Grontmij Joins OpenGeo’s International Partner Program
Grontmij to Provide Expert, Local Support of OpenGeo Suite to Scandinavia
Copenhagen, DK & New York, NY, December 19, 2011 — Grontmij, a leading European engineering consultancy and OpenGeo producer of the OpenGeo Suite, have announced a reseller agreement that will bring the OpenGeo Suite Enterprise Edition to Scandinavia.
OpenGeo is well known for its contributions and leadership in the development and evolution of powerful open source geospatial technologies. The OpenGeo Suite offers a fully integrated open source geospatial platform for serving maps and data through web applications, mobile devices, and desktop clients. The OpenGeo Suite Enterprise Edition is comprised of tested, integrated and supported geospatial components GeoServer, OpenLayers, GeoWebCache, PostGIS and GeoExt.
Grontmij will assume first line support of the OpenGeo Suite for local clientele in Scandinavia while having privileged access to OpenGeo for second line support. Upon making the announcement, Grontmij Director of GIS and IT, Nils Bo Wille-Jørgensen, said, "We are very pleased to offer our clients even better support and an even closer connection to the people behind these outstanding geospatial components."
Chris Holmes, OpenGeo president, added: "Grontmij is a well respected international organization that has joined a diverse group of businesses who see value in partnering with OpenGeo. Together we’re all able to offer our clients better service and support. What’s especially important is that we’re able to give back to the software projects that comprise the OpenGeo Suite. We’re very happy to be working with Grontmij and to have a local expert on the ground in Scandinavia."
OpenGeo is a social enterprise working to build the best web-based geospatial technology. The company brings the best practices of open source software to geospatial organizations around the world by providing enterprises with supported, tested, and integrated open source solutions to build the Geospatial Web. OpenGeo also supports open source communities by employing key developers of PostGIS, GeoServer, and OpenLayers. Since 2002, the company has provided successful consulting services and products to clients like the World Bank, Google, Ordnance Survey Great Britain, Portland TriMet, MassGIS, Landgate, and the Federal Communications Commission. OpenGeo is the geospatial division of OpenPlans, a New York-based 501(c)(3) non-profit that informs and engages communities through journalism and open source software. All of OpenGeo's revenue has been and will continue to be re-invested into innovative and useful software in support of the OpenPlans mission.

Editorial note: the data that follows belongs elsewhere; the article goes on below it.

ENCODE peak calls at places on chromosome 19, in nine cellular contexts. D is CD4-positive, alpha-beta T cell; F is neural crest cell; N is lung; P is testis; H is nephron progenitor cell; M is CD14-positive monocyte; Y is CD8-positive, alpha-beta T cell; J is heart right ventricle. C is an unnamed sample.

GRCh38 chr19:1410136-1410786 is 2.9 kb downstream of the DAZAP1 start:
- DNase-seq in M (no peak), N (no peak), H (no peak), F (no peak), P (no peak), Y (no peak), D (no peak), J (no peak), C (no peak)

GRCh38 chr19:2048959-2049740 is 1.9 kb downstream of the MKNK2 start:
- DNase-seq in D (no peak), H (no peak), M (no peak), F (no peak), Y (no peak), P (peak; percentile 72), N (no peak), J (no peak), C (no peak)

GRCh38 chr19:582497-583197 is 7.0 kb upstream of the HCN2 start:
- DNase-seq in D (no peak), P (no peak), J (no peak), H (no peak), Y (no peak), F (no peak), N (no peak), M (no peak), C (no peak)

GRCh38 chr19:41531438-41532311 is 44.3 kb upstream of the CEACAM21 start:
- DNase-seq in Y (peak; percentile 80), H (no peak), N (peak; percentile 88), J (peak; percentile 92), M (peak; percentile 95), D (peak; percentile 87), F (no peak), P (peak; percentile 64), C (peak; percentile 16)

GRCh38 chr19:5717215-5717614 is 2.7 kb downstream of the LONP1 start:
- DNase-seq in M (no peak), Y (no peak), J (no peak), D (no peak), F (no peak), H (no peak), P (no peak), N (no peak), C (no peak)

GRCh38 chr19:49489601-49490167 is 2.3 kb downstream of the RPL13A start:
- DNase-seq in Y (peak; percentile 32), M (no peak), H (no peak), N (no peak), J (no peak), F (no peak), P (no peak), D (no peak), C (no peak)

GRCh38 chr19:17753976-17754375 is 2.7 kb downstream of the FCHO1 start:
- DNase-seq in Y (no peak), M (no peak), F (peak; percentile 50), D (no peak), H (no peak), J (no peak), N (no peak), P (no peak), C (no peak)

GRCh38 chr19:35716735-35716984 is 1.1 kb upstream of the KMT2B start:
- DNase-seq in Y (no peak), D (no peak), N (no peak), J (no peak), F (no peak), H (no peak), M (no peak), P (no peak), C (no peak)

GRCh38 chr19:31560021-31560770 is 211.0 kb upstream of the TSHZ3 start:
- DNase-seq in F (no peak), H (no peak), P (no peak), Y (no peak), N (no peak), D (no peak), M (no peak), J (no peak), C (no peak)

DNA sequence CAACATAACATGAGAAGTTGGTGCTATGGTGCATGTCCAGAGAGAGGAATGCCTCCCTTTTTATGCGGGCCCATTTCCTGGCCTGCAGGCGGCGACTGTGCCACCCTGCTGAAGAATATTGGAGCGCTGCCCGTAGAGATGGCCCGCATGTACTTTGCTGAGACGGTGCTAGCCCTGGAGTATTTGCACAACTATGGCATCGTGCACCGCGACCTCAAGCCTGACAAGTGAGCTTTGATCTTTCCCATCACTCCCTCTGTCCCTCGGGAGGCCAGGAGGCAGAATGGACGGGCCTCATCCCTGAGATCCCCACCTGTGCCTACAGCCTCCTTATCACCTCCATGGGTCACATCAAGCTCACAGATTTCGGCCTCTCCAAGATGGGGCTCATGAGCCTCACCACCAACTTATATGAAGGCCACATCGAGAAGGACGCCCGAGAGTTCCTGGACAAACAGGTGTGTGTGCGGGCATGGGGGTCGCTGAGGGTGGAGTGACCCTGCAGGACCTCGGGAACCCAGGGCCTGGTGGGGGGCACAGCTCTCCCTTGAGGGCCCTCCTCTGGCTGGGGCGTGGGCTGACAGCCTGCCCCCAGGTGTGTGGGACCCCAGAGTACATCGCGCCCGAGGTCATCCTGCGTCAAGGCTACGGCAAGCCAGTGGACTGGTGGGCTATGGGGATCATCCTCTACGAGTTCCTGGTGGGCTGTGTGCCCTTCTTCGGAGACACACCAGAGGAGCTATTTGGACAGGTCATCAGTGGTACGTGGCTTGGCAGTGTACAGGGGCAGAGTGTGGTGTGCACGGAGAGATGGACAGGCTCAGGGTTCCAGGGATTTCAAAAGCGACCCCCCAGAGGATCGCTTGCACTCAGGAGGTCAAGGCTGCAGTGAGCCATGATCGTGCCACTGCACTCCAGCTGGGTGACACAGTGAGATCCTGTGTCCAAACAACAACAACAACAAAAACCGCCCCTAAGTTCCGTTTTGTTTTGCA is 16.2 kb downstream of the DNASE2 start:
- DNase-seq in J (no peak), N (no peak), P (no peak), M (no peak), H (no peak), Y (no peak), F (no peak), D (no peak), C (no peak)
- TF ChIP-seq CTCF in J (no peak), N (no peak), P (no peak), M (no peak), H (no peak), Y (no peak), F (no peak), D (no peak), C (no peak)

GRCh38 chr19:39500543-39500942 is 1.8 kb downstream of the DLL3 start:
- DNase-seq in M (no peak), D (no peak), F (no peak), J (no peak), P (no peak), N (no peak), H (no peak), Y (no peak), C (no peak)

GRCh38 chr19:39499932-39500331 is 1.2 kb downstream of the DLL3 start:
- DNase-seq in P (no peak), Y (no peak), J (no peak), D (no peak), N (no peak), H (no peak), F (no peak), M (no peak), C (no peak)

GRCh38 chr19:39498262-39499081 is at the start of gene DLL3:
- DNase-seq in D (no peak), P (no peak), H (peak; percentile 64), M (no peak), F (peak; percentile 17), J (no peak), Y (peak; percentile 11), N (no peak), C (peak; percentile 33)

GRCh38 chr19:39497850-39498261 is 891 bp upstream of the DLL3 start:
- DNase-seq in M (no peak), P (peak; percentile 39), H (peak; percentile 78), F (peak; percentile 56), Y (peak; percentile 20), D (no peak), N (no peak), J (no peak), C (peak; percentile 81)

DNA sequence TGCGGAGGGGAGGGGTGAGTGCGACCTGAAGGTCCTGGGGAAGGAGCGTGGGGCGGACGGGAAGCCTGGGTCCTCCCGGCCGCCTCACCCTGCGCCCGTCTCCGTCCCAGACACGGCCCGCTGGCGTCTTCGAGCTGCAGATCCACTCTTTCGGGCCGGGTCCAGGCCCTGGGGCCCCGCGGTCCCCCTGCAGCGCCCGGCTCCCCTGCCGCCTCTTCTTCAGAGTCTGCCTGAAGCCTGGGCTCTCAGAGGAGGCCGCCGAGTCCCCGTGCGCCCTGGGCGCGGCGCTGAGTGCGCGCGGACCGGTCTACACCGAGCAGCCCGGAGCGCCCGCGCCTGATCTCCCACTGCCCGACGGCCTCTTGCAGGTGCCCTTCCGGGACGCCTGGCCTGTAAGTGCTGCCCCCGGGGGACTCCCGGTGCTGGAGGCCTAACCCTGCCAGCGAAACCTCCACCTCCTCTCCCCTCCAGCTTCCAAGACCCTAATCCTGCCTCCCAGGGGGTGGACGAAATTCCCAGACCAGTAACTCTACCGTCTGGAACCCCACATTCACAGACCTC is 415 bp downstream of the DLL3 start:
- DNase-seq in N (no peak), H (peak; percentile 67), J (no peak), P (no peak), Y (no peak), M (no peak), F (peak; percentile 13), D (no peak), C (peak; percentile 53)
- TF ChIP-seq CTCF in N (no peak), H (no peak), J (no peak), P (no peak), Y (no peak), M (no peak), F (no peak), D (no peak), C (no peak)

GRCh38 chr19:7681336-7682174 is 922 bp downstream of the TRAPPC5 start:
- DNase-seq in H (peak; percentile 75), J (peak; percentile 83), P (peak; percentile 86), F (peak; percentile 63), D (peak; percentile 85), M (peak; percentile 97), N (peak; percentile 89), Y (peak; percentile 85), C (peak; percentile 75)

OpenGeo, a Division of OpenPlans
Grontmij is the third largest engineering consultancy in Europe with nearly 10,000 professionals, almost 300 offices across the region, and a further 50 offices on other parts of the globe. The sustainability by design principle is at the heart of their business, and this leading value proposition for our customers is delivered via four business lines: planning/design, transportation/mobility, water/energy, and monitoring/testing.
Nils Bo Wille-Jørgensen
+45 4348 6085
The FDO Toolbox is described as a "multi-purpose geospatial tool to create, analyze, process and manage spatial data. It is written in C# and uses the Feature Data Objects (FDO) API".
And we can head to the OSGeo website for a reminder of what FDO is: "FDO Data Access Technology is an API for manipulating, defining and analyzing geospatial information regardless of where it is stored. FDO uses a provider-based model for supporting a variety of geospatial data sources, where each provider typically supports a particular data format or data store. FDO (“Feature Data Object”) is free, open source software licensed under the LGPL."
We mentioned FDO quite a few times in the past. I'm no expert, but I believe FDO is mainly used and part of Autodesk's MapGuide Open Source and is sometimes considered as a competitor to GDAL/OGR. What have I missed?
From new features from the release notes: